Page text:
These rings and sleeves have to overcome the momentum of the entire input shaft and clutch disk during each gearshift (and also the momentum and power of the engine, if the driver attempts a gearshift without fully disengaging the clutch). Larger differences in speed between the input shaft and the gear require higher friction forces from the synchromesh components, potentially increasing their wear rate.This means that moving the gearshift lever into reverse results in gears moving to mesh together. Another unique aspect of the reverse gear is that it consists of two gears— an idler gear on the countershaft and another gear on the output shaft— and both of these are directly fixed to the shaft (i.e. they are always rotating at the same speed as the shaft). These gears are usually spur gears with straight-cut teeth which— unlike the helical teeth used for forward gear— results in a whining sound as the vehicle moves in reverse.To avoid grinding as the gears begin to the mesh, they need to be stationary. Since the input shaft is often still spinning due to momentum (even after the car has stopped), a mechanism is needed to stop the input shaft, such as using the synchronizer rings for 5th gear.This can take the form of a collar underneath the gear knob which needs to be lifted or requiring extra force to push the gearshift lever into the plane of reverse gear.Without a clutch, the engine would stall any time the vehicle stopped and changing gears would be difficult (deselecting a gear while the transmission requires the driver to adjust the throttle so that the transmission is not under load, and selecting a gear requires the engine RPM to be at the exact speed that matches the road speed for the gear being selected).In most automobiles, the gear stick is often located on the floor between the driver and front passenger, however, some cars have a gear stick that is mounted to the steering column or center console.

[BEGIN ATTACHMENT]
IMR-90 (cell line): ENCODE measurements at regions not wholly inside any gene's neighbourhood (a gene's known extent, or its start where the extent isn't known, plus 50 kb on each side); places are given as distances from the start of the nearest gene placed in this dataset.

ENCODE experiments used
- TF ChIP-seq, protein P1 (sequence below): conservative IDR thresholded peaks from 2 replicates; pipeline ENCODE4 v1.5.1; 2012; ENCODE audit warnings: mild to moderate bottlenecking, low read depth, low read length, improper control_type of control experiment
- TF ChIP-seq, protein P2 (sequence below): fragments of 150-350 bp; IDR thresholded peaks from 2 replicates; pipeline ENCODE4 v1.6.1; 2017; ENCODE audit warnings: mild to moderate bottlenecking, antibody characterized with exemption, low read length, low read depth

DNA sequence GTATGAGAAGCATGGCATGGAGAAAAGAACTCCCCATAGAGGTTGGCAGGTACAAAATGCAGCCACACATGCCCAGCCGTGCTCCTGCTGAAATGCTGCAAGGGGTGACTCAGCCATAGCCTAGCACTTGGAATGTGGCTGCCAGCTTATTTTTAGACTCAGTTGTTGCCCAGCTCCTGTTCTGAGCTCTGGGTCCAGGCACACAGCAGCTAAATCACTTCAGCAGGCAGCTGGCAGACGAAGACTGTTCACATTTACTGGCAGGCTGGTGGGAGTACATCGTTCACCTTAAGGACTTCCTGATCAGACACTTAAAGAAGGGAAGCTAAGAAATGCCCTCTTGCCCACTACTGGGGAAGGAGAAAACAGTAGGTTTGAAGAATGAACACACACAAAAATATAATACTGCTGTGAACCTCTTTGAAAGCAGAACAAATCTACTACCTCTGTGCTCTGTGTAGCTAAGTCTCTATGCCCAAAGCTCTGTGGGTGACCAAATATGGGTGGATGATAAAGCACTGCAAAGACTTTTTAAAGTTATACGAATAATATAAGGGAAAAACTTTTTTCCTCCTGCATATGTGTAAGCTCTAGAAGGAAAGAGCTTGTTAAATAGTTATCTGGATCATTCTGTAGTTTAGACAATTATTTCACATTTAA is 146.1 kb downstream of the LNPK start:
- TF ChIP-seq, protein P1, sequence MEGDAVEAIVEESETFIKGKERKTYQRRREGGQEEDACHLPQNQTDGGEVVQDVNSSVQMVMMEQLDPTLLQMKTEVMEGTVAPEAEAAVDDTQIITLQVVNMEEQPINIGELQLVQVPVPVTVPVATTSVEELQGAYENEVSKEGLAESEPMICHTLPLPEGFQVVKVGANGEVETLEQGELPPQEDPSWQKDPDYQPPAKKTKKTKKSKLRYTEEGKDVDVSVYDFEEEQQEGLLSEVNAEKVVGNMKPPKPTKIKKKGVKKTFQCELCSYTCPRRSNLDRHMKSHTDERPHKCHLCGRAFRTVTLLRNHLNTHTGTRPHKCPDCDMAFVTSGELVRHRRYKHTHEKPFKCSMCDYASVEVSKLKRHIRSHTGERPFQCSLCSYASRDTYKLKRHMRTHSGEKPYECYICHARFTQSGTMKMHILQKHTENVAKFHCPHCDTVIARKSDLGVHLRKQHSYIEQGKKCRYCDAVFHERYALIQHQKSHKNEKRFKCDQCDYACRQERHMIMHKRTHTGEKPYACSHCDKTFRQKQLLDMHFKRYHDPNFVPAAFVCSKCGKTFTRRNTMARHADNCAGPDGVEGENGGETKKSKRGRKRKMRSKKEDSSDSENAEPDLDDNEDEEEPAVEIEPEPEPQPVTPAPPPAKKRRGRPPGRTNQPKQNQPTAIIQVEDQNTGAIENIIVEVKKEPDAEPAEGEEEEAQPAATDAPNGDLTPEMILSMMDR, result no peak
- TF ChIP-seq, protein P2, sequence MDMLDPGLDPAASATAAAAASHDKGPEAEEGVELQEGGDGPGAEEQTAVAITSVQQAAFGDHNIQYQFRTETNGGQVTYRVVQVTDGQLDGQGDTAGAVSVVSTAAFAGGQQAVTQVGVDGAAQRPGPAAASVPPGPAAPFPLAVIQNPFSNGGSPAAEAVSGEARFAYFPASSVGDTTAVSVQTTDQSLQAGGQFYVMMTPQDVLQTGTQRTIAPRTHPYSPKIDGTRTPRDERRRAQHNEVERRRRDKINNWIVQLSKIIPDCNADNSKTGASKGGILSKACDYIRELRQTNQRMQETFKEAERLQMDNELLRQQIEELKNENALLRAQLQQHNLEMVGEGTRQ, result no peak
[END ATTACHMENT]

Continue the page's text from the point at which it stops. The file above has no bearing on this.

Gear selection is usually via the left foot pedal with a layout of 1 - N - 2 - 3 - 4 - 5 - 6. This was actuated either manually while in high gear by throwing a switch or pressing a button on the gearshift knob or on the steering column, or automatically by momentarily lifting the foot from the accelerator with the vehicle traveling above a certain road speed.When the crankshaft spins as a result of the energy generated by the rolling of the vehicle, the motor is cranked over. This simulates what the starter is intended for and operates in a similar way to crank handles on very old cars from the early 20th century, with the cranking motion being replaced by the pushing of the car.This was often due to the manual transmission having more gear ratios, and the lock-up speed of the torque converters in automatic transmissions of the time.The operation of the gearstick— another function that is not required on automatic transmission cars— means that the drive must use take one hand off the steering wheel while changing gears. Another challenge is that smooth driving requires co-ordinated timing of the clutch, accelerator, and gearshift inputs. Lastly, a car with an automatic transmission obviously does not require the driver to make any decisions about which gear to use at any given time.This means that the driver's right foot is not needed to operate the brake pedal, freeing it up to be used on the throttle pedal instead. Once the required engine RPM is obtained, the driver can release the clutch, also releasing the parking brake as the clutch engages.Please help improve it by rewriting it in an encyclopedic style. ( June 2020 ) ( Learn how and when to remove this template message ) Multi-control transmissions are built in much higher power ratings but rarely use synchromesh.Usual types are:The first through fourth gears are accessed when low range is selected.